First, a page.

In the middle part of the 20th century, it was decided the Corp of Engineers would dam up the Chattahoochee River and build a man-made lake, called Lake Lanier, named after the Georgia poet Sidney Lanier who wrote the poem, “Song of the Chattahoochee.” It flows from the Blue Ridge Mountains to the Gulf of Mexico. Some refer to it as “The Hooch.”
As I understand it, Lake Lanier is the largest man-made lake in the United States, covering five counties with a shoreline of 500 miles. I live within a stone’s throw of the lake. I view it, cross it, and use the water, but have actually never been on the lake. If I happened to fall in, I can’t swim, and definitely could not drink it dry. Therefore, it’s just one of those things I enjoy looking at. Nevertheless, for thousands of others into boating and fishing, it provides a great recreation area. Surrounded by many parks and boat docks, Lake Lanier is a huge tourist attraction.
This past year, the severe drought dried up so much of the lake that in the hundreds of inlets, one could see the bottom, and many boats were left high and dry. The recent heavy rains are refilling, but there’s a ways to go before it’s up to its normal capacity.
Aside from the drought, there’s a lot of controversy surrounding the Corp of Engineers potentially letting too much water over the dam to furnish water for other industries in other states, like fisheries. This has curtailed the tourist trade and caused a downturn of business in many areas around the lake. It reminds me of the old adage, “what the government can build up, it can mess up.”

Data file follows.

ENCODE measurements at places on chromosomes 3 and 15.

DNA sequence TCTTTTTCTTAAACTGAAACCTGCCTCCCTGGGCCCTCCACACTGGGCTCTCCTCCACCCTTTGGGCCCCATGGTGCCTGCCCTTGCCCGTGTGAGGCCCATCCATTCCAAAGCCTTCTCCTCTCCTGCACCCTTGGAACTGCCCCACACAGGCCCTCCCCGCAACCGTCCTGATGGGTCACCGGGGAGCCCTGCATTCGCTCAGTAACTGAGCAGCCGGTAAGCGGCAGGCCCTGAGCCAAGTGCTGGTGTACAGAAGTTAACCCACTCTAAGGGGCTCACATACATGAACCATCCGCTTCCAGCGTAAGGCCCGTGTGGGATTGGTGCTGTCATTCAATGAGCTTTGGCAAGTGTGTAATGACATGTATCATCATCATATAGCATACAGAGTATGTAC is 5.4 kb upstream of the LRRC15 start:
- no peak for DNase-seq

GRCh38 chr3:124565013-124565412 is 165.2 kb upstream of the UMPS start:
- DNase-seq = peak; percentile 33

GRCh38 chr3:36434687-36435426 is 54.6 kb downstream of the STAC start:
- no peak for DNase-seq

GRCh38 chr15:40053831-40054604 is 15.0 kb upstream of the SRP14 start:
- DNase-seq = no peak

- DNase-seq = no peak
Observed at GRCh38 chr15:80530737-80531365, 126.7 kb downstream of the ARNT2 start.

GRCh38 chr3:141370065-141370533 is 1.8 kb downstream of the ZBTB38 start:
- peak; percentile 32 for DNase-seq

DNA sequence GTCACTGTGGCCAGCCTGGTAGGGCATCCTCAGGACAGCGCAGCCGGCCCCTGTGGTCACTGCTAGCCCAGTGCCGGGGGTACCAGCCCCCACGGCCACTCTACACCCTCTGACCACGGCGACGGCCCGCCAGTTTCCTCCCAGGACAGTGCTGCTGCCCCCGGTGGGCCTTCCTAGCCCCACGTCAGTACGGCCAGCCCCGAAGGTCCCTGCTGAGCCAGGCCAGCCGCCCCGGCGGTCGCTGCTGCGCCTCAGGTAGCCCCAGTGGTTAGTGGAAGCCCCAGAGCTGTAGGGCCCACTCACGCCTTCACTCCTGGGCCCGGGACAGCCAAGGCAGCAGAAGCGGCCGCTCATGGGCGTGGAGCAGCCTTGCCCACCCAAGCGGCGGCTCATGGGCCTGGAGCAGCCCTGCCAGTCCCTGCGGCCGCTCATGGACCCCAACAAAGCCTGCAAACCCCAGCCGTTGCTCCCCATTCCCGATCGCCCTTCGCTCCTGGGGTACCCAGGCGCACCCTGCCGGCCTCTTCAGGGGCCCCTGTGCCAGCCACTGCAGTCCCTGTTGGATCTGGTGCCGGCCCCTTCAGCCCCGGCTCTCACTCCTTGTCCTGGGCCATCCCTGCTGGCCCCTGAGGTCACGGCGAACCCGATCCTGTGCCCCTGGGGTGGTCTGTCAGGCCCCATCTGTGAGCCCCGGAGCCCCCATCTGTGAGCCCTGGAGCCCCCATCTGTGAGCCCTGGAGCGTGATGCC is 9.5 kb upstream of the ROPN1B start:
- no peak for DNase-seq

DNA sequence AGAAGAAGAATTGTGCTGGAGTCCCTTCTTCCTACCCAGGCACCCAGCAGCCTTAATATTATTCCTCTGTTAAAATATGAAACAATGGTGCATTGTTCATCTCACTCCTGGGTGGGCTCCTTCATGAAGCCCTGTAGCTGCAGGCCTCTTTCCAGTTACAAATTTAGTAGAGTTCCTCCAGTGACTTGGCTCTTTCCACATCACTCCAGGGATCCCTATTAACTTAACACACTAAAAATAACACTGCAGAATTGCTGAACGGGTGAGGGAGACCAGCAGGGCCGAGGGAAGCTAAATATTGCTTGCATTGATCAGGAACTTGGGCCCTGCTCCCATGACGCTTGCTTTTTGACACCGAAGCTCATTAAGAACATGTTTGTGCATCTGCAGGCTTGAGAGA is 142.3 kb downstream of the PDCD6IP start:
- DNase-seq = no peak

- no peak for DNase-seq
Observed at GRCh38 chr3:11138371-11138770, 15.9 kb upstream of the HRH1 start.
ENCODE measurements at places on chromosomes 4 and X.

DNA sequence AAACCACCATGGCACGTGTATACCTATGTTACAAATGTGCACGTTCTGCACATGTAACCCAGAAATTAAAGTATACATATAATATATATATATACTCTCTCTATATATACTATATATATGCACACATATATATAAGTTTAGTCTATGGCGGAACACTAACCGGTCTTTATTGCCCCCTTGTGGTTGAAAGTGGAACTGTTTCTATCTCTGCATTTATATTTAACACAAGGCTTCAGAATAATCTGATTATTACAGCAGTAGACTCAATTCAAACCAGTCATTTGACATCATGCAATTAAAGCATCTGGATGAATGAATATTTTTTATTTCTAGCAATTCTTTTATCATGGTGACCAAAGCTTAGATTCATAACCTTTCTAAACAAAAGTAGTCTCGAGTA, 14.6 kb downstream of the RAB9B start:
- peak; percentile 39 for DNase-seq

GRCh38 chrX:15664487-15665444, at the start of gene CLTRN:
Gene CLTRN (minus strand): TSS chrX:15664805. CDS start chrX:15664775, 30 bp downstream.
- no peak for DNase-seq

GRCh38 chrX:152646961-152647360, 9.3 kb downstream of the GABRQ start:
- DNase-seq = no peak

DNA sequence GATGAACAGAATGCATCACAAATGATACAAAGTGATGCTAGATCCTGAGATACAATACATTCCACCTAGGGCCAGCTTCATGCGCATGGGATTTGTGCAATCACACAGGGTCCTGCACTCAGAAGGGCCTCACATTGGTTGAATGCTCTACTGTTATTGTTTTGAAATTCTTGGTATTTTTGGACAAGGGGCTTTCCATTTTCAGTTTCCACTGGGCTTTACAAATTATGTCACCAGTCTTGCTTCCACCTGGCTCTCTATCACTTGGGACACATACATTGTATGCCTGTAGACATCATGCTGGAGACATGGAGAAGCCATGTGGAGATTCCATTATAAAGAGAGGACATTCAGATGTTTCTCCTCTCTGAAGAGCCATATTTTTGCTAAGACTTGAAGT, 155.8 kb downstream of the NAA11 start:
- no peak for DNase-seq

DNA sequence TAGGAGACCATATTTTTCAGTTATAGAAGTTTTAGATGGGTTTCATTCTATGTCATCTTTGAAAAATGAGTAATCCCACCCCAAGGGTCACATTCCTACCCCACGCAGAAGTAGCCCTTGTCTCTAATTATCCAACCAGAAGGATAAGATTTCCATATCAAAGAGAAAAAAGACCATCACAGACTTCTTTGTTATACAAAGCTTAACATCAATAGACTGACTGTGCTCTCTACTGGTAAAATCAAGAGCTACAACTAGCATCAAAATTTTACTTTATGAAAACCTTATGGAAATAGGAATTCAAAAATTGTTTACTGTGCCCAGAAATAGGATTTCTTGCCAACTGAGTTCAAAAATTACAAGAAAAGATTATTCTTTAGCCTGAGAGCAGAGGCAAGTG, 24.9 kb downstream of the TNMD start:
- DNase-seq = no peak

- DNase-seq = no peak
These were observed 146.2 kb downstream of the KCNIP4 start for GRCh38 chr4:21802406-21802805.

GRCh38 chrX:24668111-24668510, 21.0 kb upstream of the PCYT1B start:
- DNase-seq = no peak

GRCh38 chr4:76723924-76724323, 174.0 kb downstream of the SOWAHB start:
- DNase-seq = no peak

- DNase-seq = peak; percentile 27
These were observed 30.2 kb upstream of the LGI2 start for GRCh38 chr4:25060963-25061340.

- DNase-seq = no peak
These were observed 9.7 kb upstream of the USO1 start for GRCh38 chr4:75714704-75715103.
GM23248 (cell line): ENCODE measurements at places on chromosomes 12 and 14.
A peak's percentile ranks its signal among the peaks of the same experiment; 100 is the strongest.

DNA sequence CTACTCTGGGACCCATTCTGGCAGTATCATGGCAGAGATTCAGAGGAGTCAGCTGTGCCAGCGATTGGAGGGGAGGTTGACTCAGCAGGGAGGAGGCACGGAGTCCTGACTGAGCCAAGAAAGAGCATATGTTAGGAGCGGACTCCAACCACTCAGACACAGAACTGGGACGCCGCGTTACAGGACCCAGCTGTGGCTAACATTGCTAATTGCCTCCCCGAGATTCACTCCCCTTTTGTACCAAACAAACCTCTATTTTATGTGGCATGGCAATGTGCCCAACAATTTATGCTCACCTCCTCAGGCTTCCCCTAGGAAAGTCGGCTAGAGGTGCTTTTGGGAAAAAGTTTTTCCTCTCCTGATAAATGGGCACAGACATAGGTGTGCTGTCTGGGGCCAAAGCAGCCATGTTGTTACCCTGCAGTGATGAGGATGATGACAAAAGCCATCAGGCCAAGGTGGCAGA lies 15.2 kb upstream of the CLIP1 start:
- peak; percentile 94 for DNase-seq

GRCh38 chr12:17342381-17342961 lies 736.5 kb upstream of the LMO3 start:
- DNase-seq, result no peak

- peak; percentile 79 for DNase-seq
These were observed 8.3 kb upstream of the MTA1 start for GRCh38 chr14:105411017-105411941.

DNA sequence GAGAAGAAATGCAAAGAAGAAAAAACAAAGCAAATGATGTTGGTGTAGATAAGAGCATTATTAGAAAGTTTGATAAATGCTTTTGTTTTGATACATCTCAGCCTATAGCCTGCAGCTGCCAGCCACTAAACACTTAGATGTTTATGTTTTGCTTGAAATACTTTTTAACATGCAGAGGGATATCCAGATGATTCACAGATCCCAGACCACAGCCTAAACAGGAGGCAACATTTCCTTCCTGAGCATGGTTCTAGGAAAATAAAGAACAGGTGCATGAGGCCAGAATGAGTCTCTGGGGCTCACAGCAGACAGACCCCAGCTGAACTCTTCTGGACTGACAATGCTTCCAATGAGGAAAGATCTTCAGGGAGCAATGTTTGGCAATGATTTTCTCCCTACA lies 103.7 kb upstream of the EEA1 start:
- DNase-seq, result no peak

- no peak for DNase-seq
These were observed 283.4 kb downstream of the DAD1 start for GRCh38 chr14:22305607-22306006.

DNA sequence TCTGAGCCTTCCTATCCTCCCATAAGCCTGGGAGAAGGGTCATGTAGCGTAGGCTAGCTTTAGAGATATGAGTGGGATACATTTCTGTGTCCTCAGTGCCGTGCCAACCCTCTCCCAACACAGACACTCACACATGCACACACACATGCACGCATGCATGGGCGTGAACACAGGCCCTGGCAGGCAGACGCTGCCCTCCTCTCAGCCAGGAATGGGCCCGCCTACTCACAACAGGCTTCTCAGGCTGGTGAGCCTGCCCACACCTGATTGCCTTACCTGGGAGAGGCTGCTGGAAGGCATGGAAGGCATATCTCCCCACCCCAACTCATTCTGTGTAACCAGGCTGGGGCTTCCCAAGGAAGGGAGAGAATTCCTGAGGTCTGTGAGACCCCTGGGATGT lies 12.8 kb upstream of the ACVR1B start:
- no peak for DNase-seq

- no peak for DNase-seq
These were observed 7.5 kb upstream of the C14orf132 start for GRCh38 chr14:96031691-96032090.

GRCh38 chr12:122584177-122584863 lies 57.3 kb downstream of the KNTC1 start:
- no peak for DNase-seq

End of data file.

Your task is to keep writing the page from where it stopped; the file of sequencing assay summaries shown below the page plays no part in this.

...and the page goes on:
Many towns in Georgia, including Atlanta, receive their water from the Chattahoochee River. Therefore, the drought and water “letting” adversely affected many areas and businesses other than the five counties surrounding Lake Lanier. The beautiful scenery of the magnificent Blue Ridge Mountains frames the upper part of the lake. Not only does the river and lake provide the essentials to sustain human and plant life, they provide recreation for hundreds of thousands. As I understand it, it’s the most visited lake in the United States.
Having lived in many other states and countries, with immense beauty and interesting culture, I was happy to return to an area from my childhood. From the desert land out west to the black muck in Florida, I always felt waves of homesickness to return to the Georgia red clay and the beautiful rolling hills with a view of the mountains. Taking trips outside the city into “them thar hills,” is always a spiritual uplift for me. It’s the river, mountains and the red clay that draw me nightly onto those hills.
Let Freedom Ring!